Let’s set the scene.
You’re feeling a little bit fancy, you want to try something new in the kitchen and are on the hunt for the perfect recipe.
Oh! This one looks tasty…scroll, scroll, never mind, you have to scroll through someone’s life story to get to the good stuff.
And repeat. For what seems like an eternity. Until you decide no, you’re just going to have a jacket potato.
Why do writers do this?!
It can be infuriating, we know. You just want to get to the point.
This doesn’t happen solely with recipe blogs, either. If you’re trying to find some stats, for example, you may need to scroll through a load of “waffle” before getting to the information you want.
Wait… are we doing the same thing now?
There’s a reason people do it, we promise.
If we’re still just talking about recipes, Mashable writes the below:
“There’s a more technical element at play where recipe narratives are concerned: search engine optimisation (SEO). Recipe bloggers want to catch the attention of the elusive Google algorithm - and, ideally, land their recipe on the coveted first page - so they must demonstrate ‘authority’ in their field.
(If you are a J&PR client or have attended one of our training courses on content you will have heard us talk about EAT and the importance of authority!)
“This means more comprehensive content, which is really hard to pull off with a concise recipe alone. (Tons of people will be using the phrase ‘apple crumble’, for example, but only you can write your own story about it).”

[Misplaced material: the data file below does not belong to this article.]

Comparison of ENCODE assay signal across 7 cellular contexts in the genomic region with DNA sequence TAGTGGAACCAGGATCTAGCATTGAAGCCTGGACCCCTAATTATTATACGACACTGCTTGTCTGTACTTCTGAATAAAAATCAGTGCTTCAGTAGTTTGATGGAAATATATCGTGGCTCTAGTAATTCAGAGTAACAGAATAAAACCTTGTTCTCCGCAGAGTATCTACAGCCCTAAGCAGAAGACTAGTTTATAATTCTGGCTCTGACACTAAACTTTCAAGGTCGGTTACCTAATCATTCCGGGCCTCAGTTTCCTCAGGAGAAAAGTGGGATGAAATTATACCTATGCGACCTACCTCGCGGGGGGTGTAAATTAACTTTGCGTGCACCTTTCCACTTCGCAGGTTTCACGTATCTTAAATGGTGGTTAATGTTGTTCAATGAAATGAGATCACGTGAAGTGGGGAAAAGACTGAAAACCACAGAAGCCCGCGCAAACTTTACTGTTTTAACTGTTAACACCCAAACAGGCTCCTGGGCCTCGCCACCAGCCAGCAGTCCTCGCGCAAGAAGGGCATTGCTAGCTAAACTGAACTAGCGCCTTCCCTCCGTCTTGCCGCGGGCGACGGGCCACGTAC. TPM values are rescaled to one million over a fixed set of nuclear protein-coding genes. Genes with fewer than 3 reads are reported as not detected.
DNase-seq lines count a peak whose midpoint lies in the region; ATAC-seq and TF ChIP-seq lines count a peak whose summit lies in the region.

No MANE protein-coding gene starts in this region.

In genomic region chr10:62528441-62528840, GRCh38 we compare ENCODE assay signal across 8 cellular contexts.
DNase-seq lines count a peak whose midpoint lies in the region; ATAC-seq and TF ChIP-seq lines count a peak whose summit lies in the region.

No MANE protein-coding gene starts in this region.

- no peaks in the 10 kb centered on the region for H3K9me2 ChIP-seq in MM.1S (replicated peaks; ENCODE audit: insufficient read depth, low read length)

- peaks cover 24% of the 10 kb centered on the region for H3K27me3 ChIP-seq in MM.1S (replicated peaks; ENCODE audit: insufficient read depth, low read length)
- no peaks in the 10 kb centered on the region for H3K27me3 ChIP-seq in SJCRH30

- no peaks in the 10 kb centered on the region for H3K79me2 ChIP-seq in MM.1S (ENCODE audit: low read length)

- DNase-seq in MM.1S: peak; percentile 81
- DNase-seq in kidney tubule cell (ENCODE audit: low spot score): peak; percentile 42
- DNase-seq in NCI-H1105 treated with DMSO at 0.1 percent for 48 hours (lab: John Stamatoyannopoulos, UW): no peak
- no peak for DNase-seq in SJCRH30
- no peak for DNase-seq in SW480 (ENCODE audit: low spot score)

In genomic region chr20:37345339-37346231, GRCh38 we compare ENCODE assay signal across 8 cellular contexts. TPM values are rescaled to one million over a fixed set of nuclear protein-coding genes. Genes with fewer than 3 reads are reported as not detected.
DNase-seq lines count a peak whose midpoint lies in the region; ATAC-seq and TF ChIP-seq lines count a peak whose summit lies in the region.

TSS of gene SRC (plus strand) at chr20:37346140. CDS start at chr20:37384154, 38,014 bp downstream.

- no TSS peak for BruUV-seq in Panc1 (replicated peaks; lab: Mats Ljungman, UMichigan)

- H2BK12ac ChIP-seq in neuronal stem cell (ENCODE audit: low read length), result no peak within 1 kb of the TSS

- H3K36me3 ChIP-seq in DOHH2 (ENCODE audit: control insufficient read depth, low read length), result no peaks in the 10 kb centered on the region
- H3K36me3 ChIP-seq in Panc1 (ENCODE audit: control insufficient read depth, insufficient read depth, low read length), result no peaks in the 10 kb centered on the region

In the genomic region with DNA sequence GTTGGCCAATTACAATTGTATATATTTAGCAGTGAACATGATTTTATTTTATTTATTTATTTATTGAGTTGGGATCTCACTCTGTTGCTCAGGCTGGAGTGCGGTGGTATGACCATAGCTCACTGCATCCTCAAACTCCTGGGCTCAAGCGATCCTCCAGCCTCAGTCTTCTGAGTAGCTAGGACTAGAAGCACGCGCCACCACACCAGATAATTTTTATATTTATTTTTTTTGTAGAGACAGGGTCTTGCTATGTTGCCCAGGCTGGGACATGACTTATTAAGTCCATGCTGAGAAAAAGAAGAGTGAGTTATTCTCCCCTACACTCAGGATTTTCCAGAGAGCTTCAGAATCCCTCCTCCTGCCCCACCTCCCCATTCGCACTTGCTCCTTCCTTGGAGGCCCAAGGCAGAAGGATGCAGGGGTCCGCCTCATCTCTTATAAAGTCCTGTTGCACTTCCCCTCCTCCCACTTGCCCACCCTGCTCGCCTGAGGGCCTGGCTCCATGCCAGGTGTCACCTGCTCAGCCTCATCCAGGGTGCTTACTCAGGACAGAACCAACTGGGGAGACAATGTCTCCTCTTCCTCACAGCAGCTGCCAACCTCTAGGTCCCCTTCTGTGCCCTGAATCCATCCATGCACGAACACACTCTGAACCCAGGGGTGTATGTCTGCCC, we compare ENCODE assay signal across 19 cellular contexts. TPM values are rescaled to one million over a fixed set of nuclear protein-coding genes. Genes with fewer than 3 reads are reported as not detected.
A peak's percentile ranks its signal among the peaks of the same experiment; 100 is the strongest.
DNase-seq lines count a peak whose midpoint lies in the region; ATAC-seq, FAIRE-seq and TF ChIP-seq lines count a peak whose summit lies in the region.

That’s not all…
Yes, SEO plays a huge part; in fact, Google’s latest content update means writing this “spiel” in your blogs is probably more important than ever.
However, there will be a number of other reasons why people write so much before getting to the point of their article.
The first, of course, being to provide information to the reader. This should be the aim of every blog! It can have a huge impact on SEO, and will also impact whether that reader returns to the blog or recommends it to other people. If they didn’t find the right information on there, they’re not going to do either of those things.
Other reasons include (but aren’t limited to):
- Wanting a higher time spent on the page. If people are spending longer on the article, this can seem like a good thing!
- Giving people a bit of background about the writer/their experience. If the “waffle” at the beginning of a recipe blog explains the author is a Michelin-starred chef, you’re more likely to use the recipe!
- Hoping to see an action taken; this might be a newsletter sign-up or an affiliate link to purchase something recommended in the blog.
Essentially - it’s quite important!
Google no longer judges content by how short or long it is (perhaps it never did?) but search engines do consider a number of factors when it comes to ranking blogs - most of which can be included if you write a lengthy intro and a conclusion.
If you’re getting into the world of copywriting and want to write a blog which doesn’t need much content - such as sharing some company stats for the year - it’s worth adding an introduction so readers have context, and a conclusion with a CTA in case people want to get in touch or purchase from you.
And with that said…
(This is all very meta, isn’t it?)
We write blogs every single day for clients in a number of industries, so we know a thing or two about content. If we can help in any way - from writing monthly blog posts so you don’t have to, to a 1-1 Two Hour Takeover to teach you our tips - email us at firstname.lastname@example.org or give us a call on 01952 951 263.